Tags

The Hypertext Markup Language (HTML) is used to define the layout of a web page. The file itself is simply a text file with special tags that designate the HTML code. Although there are a number of HTML editors available, any program that will save a file in text format, such as Windows Notepad, can be used to create web pages (NOTE: make sure you save your webpages with a .htm or .html file extension). A tag is a less than and greater than sign <...>, with the HTML code enclosed, (<HTML> for example). In most cases the tags are used in pairs. The opening tag <...> marks the start of the formatting, and the ending tag </...> marks the end. The HTML tags are not case sensitive so you can use upper or lowercase wording. I personally like to use uppercase, because it makes the tags easier to read when creating a web page.

HTML tags are interpreted by the browser being used to view the document. As the page is loaded, it "reads" the file and displays it according to the tags. One important fact is that not all browsers interpret the tags in the same manner, so when designing a web page it's advisable to preview it in as many different browsers as possible. Another point is that the HMTL specifications have changed over the last few years as new tags have been introduced, so only the newest browsers know all the HTML tags. Most browsers will ignore tags they don't know, so the web page you just spent days designing, that looks great in Netscape or Internet Explorer, may look terrible if someone views it using an older browser. Some tags are even browser specific.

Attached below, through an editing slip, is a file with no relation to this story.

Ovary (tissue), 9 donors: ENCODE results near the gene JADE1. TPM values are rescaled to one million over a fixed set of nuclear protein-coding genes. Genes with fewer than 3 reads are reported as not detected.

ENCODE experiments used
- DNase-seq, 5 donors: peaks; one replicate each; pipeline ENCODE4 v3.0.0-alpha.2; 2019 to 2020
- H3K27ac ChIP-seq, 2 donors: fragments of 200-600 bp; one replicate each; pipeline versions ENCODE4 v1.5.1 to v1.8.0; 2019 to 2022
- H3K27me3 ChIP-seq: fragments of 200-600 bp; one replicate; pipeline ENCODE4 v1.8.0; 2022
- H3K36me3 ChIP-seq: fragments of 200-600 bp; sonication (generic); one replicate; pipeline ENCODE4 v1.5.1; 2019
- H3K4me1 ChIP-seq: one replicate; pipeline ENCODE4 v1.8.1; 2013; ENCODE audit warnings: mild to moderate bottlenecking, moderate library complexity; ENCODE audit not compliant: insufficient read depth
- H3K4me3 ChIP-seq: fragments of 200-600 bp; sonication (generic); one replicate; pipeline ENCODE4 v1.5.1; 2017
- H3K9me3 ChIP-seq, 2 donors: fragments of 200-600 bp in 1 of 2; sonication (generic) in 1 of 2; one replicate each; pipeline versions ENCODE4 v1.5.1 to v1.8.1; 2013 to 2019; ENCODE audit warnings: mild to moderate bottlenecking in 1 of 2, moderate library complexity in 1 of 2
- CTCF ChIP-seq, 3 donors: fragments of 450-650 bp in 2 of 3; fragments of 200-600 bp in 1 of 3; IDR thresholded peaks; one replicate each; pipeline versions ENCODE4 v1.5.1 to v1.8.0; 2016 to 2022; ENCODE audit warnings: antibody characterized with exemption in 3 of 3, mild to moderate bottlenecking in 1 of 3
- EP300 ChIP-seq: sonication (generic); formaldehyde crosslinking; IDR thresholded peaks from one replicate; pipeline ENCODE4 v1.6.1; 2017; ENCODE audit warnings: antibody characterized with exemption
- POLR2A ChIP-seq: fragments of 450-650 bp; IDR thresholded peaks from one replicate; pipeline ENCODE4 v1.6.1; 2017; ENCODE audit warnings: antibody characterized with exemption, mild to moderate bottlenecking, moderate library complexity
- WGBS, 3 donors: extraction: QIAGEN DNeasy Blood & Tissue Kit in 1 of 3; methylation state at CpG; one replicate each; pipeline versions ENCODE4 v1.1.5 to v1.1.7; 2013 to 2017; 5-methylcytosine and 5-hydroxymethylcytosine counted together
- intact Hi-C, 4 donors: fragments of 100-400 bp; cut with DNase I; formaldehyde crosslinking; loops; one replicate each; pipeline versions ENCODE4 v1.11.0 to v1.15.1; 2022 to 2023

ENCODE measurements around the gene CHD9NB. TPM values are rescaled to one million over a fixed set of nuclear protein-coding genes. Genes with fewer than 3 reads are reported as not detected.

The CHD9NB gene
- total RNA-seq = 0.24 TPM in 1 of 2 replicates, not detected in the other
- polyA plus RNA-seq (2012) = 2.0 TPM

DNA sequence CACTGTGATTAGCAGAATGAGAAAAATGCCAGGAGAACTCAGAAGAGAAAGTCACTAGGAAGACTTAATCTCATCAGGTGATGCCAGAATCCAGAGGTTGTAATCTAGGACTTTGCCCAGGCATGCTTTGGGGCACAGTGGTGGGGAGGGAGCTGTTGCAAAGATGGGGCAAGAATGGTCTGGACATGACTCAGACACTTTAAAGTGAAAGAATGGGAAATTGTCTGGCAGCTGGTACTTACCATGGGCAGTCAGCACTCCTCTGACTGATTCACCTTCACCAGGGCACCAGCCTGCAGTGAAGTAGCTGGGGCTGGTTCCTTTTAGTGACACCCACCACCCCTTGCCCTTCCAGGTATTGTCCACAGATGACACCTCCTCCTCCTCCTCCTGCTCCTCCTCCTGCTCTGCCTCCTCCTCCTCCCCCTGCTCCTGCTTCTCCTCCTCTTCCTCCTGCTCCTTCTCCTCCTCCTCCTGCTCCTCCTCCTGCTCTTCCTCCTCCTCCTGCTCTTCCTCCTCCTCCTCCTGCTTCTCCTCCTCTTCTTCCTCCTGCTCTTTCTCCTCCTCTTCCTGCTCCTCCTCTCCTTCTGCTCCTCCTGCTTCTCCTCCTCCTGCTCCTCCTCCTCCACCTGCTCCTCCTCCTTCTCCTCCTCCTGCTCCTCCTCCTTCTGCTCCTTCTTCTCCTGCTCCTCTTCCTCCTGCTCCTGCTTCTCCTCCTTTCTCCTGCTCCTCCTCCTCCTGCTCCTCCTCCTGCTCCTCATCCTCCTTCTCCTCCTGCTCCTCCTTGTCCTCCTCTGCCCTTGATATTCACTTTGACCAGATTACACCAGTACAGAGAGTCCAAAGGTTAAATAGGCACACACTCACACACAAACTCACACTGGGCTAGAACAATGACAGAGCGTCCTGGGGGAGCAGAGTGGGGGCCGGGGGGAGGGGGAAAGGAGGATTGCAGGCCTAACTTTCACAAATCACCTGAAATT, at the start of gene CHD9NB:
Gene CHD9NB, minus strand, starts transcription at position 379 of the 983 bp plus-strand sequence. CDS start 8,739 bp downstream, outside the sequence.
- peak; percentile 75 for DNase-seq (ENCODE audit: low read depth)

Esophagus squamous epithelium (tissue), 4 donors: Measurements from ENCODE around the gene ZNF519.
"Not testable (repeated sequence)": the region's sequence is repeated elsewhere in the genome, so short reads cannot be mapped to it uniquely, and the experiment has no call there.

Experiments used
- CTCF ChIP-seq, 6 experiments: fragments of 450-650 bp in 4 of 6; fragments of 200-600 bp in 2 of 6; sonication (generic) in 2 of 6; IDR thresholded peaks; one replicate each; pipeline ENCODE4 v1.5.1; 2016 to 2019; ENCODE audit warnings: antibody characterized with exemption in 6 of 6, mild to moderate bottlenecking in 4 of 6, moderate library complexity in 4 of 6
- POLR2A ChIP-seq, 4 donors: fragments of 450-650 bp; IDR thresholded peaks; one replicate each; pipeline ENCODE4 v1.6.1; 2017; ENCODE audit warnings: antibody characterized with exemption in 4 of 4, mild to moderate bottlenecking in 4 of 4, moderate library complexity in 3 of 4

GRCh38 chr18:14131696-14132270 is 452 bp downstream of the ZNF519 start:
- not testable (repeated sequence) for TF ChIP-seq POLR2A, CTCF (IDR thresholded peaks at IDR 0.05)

Attributes

Most tags also contain attributes, or additional information on how to interpret the tag. The attributes are set to certain values depending on what they are, so the bgcolor (background color) would equal a color (bgcolor="#ffffff") but background (background image) would point to a file (background="cloud.gif"). In some cases the attributes are optional, such as the background in a <BODY> tag. An example of a required attribute is the src= in the <IMG> image tag. When the browser reaches an <IMG> tag it knows its supposed to place an image there, but it has to know what image file to use. Throughout this tutorial I will show you most of the tags in the latest HTML 3.2 specifications, as well as some browser specific tags. The optional attributes will be shown for each tag in italics.



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